A GIS-based Machine Learning Technique for Predicting Spatial Distribution of Phlebotomus papatasi (Diptera: Psychodidae), the Main Vectors of Zoonotic Cutaneous Leishmaniasis

Authors: Abolfazl Mollalo*, University of Florida
Topics: Medical and Health Geography, Environment, United States
Keywords: GIS, Zoonotic cutaneous leishmanias, Machine learning technique, Remote Sensing
Session Type: Paper
Day: 4/10/2018
Start / End Time: 4:40 PM / 6:20 PM
Room: Lafayette, Marriott, River Tower Elevators, 41st Floor
Presentation File: No File Uploaded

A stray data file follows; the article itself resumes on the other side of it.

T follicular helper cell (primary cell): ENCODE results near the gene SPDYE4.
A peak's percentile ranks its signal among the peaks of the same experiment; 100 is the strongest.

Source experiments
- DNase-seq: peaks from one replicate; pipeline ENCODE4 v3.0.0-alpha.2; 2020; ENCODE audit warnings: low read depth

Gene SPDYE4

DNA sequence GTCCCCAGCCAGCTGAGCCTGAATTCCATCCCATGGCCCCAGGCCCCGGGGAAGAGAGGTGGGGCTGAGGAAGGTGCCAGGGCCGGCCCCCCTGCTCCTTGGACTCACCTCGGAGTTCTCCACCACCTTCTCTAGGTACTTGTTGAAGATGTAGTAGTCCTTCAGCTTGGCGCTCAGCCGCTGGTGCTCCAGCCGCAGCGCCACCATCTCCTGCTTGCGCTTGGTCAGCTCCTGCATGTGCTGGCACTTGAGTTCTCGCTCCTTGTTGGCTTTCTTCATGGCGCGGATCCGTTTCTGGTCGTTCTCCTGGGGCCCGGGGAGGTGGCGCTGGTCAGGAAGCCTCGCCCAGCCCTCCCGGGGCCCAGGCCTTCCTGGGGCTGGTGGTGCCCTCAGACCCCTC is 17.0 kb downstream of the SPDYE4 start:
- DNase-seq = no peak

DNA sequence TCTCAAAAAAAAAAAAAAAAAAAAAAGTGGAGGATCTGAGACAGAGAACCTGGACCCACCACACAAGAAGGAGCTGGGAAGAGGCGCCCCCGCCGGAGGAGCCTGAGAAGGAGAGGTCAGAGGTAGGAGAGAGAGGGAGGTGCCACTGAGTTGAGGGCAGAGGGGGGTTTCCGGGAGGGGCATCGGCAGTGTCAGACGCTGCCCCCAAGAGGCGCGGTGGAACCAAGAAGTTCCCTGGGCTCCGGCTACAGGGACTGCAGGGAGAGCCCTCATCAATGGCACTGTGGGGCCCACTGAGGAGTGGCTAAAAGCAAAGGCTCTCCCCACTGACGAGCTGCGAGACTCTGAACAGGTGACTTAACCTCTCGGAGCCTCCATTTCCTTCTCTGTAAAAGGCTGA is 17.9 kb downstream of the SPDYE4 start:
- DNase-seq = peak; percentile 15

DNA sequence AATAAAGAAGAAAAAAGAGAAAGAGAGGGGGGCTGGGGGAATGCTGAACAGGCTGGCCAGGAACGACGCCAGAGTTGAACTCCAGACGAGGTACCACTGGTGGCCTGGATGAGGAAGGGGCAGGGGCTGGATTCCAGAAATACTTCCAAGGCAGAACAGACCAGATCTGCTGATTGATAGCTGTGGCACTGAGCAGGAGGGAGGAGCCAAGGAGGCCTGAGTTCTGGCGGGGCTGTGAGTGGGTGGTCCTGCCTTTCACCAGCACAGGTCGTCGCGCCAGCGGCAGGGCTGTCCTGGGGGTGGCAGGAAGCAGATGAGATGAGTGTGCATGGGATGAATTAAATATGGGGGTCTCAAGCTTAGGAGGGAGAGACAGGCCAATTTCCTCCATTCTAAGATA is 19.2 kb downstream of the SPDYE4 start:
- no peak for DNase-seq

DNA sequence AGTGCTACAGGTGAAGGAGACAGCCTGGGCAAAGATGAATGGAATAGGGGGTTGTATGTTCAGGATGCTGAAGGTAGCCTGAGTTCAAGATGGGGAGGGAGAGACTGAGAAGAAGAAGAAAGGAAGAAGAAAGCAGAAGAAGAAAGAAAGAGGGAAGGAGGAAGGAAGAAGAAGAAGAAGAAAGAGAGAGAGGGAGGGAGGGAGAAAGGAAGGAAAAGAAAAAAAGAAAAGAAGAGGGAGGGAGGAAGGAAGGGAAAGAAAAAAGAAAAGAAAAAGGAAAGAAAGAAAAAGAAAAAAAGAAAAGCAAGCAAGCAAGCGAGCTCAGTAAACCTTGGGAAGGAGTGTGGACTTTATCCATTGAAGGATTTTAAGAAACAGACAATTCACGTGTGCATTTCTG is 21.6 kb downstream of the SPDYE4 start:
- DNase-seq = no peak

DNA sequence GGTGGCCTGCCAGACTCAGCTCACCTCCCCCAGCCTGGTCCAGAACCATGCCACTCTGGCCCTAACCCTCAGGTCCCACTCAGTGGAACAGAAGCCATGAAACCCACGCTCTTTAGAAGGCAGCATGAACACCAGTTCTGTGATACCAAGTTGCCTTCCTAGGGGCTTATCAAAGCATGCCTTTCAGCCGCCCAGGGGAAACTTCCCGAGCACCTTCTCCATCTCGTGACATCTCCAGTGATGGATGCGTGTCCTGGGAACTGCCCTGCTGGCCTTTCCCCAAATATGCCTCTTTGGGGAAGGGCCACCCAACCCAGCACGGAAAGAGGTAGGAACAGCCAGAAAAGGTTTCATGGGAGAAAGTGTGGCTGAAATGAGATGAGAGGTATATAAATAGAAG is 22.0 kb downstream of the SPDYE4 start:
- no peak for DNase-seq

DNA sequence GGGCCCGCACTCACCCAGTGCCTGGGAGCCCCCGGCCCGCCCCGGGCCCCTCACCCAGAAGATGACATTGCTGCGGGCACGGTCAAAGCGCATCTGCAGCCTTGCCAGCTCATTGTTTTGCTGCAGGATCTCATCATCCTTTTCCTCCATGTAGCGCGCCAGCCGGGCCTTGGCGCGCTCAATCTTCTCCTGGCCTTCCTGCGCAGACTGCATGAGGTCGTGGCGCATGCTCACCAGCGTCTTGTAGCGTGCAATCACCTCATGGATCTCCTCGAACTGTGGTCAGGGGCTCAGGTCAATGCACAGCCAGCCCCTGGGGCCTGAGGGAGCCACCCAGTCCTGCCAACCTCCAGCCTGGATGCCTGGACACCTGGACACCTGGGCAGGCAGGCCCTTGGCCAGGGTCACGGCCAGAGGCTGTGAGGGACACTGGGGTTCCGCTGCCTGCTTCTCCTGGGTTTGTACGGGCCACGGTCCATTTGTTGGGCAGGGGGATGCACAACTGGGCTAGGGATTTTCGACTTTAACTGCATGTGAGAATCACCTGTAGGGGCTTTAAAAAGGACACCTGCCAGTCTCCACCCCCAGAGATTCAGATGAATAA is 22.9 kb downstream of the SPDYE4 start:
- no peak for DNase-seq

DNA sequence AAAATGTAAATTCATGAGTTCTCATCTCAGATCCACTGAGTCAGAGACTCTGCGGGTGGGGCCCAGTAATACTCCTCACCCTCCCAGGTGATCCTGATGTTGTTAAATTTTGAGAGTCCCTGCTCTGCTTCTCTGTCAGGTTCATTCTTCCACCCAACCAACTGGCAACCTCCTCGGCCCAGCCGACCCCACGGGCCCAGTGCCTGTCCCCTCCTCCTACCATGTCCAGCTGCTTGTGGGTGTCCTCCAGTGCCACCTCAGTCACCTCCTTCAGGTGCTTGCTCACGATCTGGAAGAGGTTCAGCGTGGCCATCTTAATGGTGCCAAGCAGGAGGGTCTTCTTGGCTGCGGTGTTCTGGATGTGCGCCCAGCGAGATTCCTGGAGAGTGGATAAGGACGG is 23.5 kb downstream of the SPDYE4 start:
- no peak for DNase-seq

Distribution and abundance of Phlebotomus papatasi, the main vector of zoonotic cutaneous leishmaniasis (ZCL), is one of the major public health threats in Iran. The main purpose of this paper is to model spatial distribution of this species and to identify risk-prone regions of the sand fly in an endemic area of cutaneous leishmaniasis to help decision makers for targeted interventions. We developed a geodatabase of the collected sandflies in 2014 from different parts of the study area. For every selected village, 30 indoor and 30 outdoor sticky traps coated with castor oil were used to collect sandflies. We also gathered and prepared associated environmental factors including topographic, weather parameters, distance to rivers and remotely sensed data (including normalized difference vegetation index (NDVI) and land surface temperature (LST)) in a GIS framework. Applicability of two important machine learning techniques namely random forest (RF) and support vector machine (SVM) for predicting spatial distribution of the vector was investigated and compared with logistic regression model. Predictive performances of the models were compared for both train and test (independent) datasets using area under ROC curve (AUC) and Kappa statistics. Sensitivity analysis performed to find the factors with the highest contribution in predicting presence of the species. Also, susceptible areas for vector presence were identified. Findings demonstrated that integration of machine learning techniques and environmental data in a GIS platform is a useful and cost-effective way in monitoring zoonotic cutaneous leishmaniasis.

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